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Sitting ducks? Porous security makes nuclear power plants inviting targets

Monday, September 17, 2001

By Don Hopey, Post-Gazette Staff Writer

In February 1993 -- 19 days before militant Muslim terrorists first attacked the World Trade Center in New York City by exploding bombs in its underground parking garage -- other terrorists associated with that group practiced a nighttime mock assault on an electric substation in Perry County, 30 miles west of the Three Mile Island Nuclear power plant in Harrisburg.

At Three Mile Island, truck barriers were installed only after an intruder in 1993 crashed into the plant's turbine building. (Tim Shaffer/Associated Press)

In an unrelated incident that same 1993 weekend, an intruder deliberately crashed a car through a door at TMI's turbine building, eventually stopping 63 feet inside the building.

'Highest level' security

In the wake of terrorist attacks that toppled the World Trade Center buildings in New York City and gouged a hole into the Pentagon in Washington, D.C., security was tightened at the 103 nuclear power plants in the United States, including Beaver Valley, Three Mile Island and three others in Pennsylvania.

The Nuclear Regulatory Commission recommended that the power plants increase security to the "highest level," details of which are classified.

"While there's been no credible general or specific threats," Diane Screnci, a spokeswoman for the NRC, said, "the recommendation was considered prudent, given the acts of terrorism."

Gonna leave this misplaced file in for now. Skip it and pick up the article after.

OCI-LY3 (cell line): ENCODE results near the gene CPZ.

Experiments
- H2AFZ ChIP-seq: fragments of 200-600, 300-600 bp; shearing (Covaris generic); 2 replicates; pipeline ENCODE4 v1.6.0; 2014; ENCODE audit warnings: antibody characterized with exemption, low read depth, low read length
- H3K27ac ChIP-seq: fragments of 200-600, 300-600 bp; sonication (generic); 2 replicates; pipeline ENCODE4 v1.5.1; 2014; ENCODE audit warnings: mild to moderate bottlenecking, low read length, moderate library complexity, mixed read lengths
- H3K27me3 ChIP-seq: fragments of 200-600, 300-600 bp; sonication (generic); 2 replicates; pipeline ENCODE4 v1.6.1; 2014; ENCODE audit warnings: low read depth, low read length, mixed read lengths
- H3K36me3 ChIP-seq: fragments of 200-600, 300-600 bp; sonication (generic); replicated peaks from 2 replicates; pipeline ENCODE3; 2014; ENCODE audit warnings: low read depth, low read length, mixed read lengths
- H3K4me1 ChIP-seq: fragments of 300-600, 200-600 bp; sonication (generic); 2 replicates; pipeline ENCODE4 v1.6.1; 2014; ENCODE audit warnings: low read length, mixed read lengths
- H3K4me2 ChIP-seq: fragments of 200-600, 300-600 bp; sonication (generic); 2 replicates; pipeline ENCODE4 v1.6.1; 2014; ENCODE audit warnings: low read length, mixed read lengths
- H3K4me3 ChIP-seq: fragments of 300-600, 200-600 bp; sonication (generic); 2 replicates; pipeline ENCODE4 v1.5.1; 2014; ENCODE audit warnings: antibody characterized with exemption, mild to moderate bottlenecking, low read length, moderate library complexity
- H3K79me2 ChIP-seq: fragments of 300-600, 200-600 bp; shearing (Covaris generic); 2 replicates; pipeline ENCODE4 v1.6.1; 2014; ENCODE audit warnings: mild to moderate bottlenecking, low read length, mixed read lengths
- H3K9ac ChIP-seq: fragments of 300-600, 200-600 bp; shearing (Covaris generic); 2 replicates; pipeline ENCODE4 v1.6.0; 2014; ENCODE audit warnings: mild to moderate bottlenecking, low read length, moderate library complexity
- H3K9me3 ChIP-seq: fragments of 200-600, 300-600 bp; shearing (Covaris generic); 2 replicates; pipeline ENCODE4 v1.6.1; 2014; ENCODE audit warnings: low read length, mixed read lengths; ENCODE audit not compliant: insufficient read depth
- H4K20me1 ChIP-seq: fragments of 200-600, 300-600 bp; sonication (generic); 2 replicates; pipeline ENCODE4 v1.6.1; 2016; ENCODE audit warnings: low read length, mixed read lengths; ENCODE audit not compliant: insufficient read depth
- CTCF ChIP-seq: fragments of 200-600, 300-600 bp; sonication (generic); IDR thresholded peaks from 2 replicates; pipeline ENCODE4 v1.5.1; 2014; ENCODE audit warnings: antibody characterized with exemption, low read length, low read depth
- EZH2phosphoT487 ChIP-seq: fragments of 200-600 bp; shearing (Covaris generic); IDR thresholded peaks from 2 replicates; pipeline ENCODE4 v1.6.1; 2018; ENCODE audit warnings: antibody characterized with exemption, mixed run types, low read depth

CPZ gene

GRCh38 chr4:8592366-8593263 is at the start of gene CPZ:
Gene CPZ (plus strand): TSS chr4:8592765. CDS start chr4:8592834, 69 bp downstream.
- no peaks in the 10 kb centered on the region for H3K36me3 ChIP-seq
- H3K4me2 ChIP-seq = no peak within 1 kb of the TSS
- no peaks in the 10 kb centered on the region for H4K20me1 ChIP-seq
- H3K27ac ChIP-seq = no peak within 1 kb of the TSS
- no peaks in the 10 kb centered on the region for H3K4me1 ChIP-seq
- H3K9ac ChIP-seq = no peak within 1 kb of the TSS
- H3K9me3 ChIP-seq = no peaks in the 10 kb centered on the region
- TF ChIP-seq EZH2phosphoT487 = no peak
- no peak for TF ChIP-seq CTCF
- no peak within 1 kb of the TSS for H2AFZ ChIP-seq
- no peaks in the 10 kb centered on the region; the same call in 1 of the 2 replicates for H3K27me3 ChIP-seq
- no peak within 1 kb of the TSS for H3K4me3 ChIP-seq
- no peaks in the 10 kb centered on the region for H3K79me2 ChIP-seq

And Pennsylvania State Police were deployed as a precaution at the entrances to Beaver Valley Power Station in Shippingport, 22 miles northwest of Pittsburgh; Three Mile Island near Harrisburg; Limerick in Montgomery County; Susquehanna/PPL Electric in Luzerne County and the Peach Bottom Power Station in York County.

But that response is not good enough for Three Mile Island Alert, a citizen's nuclear watchdog group formed in 1977. It claims that nuclear power plants remain extremely vulnerable to terrorist attacks.

"We are highly critical of the NRC for just recommending and not ordering all nuclear plants to increase security to the highest level," said Scott Portzline, chairman of Alert's security committee.

Coincidental to the terrorist attacks last week, Portzline said Alert has formally petitioned the NRC to issue a rule directing utilities to post guards at the entrances of their nuclear power stations.